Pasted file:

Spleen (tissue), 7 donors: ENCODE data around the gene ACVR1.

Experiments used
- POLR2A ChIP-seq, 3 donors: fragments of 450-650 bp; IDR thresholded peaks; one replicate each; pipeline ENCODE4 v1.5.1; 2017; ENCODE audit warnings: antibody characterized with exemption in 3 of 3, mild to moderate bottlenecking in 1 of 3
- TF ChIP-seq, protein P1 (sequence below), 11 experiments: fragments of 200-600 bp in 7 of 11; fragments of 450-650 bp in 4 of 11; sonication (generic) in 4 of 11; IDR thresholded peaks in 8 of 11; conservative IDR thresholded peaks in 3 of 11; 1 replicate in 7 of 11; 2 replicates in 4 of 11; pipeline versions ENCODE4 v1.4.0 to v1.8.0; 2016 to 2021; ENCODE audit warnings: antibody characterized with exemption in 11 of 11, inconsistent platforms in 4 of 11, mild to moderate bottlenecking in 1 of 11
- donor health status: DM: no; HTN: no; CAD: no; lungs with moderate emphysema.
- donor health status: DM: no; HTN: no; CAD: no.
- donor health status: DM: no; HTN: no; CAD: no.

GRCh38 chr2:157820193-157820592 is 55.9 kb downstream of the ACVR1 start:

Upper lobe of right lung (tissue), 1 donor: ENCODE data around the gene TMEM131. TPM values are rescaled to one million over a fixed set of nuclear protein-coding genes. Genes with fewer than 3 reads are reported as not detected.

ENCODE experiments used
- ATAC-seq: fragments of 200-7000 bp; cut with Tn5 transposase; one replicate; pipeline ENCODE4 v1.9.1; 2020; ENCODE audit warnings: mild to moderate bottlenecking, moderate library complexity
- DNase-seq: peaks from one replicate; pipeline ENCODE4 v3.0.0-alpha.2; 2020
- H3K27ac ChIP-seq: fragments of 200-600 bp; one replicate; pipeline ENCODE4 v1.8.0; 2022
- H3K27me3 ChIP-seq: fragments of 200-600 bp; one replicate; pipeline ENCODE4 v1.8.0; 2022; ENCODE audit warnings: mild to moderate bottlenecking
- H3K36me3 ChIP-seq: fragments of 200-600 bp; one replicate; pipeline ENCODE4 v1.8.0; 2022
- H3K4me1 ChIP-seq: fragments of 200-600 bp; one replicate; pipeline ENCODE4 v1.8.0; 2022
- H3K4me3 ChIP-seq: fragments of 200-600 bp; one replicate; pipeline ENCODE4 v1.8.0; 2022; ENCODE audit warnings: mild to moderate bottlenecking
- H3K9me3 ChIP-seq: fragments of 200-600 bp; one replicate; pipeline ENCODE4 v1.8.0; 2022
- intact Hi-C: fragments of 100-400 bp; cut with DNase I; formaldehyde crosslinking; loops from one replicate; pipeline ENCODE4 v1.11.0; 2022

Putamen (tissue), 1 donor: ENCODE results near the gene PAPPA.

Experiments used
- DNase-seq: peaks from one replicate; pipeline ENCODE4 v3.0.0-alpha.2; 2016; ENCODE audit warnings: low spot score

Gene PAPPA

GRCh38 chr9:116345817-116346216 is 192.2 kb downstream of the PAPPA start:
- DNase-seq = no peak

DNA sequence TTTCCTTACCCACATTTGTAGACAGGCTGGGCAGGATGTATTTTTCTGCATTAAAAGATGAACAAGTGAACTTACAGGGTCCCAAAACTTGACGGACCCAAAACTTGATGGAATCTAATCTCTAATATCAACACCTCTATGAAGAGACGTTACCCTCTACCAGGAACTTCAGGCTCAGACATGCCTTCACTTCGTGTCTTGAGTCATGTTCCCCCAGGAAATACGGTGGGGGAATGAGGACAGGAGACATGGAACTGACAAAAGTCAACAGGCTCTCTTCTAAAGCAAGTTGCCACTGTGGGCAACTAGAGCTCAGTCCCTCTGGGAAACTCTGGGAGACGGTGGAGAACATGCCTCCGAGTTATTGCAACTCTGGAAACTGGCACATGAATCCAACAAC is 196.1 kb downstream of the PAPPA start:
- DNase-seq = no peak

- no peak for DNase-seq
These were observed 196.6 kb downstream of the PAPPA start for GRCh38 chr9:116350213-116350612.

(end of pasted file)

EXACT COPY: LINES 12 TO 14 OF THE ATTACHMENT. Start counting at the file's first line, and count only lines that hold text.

- DNase-seq: peaks from one replicate; pipeline ENCODE4 v3.0.0-alpha.2; 2020
- H3K27ac ChIP-seq: fragments of 200-600 bp; one replicate; pipeline ENCODE4 v1.8.0; 2022
- H3K27me3 ChIP-seq: fragments of 200-600 bp; one replicate; pipeline ENCODE4 v1.8.0; 2022; ENCODE audit warnings: mild to moderate bottlenecking